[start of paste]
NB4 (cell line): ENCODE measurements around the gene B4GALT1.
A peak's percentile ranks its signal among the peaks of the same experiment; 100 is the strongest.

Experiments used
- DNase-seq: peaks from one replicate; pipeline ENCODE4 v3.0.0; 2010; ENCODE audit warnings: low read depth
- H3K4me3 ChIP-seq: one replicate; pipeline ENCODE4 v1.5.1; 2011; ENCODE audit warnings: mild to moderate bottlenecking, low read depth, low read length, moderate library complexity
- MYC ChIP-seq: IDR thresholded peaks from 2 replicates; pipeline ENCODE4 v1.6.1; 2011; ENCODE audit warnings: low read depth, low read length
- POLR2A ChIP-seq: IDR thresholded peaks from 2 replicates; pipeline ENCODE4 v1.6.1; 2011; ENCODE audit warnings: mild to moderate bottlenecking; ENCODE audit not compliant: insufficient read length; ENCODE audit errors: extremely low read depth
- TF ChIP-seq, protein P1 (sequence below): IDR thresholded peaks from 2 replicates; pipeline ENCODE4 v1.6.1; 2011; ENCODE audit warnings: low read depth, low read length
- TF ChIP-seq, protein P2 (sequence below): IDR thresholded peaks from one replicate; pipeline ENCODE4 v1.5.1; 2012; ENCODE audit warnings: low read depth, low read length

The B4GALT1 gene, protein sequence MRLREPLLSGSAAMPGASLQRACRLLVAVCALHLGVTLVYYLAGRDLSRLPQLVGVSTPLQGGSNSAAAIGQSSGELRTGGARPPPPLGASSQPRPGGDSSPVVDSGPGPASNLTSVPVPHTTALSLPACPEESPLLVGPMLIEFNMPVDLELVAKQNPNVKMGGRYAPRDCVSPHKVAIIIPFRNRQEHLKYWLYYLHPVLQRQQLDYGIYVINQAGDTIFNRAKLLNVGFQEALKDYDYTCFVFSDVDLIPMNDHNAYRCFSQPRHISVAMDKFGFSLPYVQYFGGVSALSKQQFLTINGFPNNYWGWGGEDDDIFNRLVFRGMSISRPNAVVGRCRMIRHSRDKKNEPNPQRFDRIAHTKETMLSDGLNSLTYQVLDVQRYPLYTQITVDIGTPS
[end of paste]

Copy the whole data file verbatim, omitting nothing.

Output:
NB4 (cell line): ENCODE measurements around the gene B4GALT1.
A peak's percentile ranks its signal among the peaks of the same experiment; 100 is the strongest.

Experiments used
- DNase-seq: peaks from one replicate; pipeline ENCODE4 v3.0.0; 2010; ENCODE audit warnings: low read depth
- H3K4me3 ChIP-seq: one replicate; pipeline ENCODE4 v1.5.1; 2011; ENCODE audit warnings: mild to moderate bottlenecking, low read depth, low read length, moderate library complexity
- MYC ChIP-seq: IDR thresholded peaks from 2 replicates; pipeline ENCODE4 v1.6.1; 2011; ENCODE audit warnings: low read depth, low read length
- POLR2A ChIP-seq: IDR thresholded peaks from 2 replicates; pipeline ENCODE4 v1.6.1; 2011; ENCODE audit warnings: mild to moderate bottlenecking; ENCODE audit not compliant: insufficient read length; ENCODE audit errors: extremely low read depth
- TF ChIP-seq, protein P1 (sequence below): IDR thresholded peaks from 2 replicates; pipeline ENCODE4 v1.6.1; 2011; ENCODE audit warnings: low read depth, low read length
- TF ChIP-seq, protein P2 (sequence below): IDR thresholded peaks from one replicate; pipeline ENCODE4 v1.5.1; 2012; ENCODE audit warnings: low read depth, low read length

The B4GALT1 gene, protein sequence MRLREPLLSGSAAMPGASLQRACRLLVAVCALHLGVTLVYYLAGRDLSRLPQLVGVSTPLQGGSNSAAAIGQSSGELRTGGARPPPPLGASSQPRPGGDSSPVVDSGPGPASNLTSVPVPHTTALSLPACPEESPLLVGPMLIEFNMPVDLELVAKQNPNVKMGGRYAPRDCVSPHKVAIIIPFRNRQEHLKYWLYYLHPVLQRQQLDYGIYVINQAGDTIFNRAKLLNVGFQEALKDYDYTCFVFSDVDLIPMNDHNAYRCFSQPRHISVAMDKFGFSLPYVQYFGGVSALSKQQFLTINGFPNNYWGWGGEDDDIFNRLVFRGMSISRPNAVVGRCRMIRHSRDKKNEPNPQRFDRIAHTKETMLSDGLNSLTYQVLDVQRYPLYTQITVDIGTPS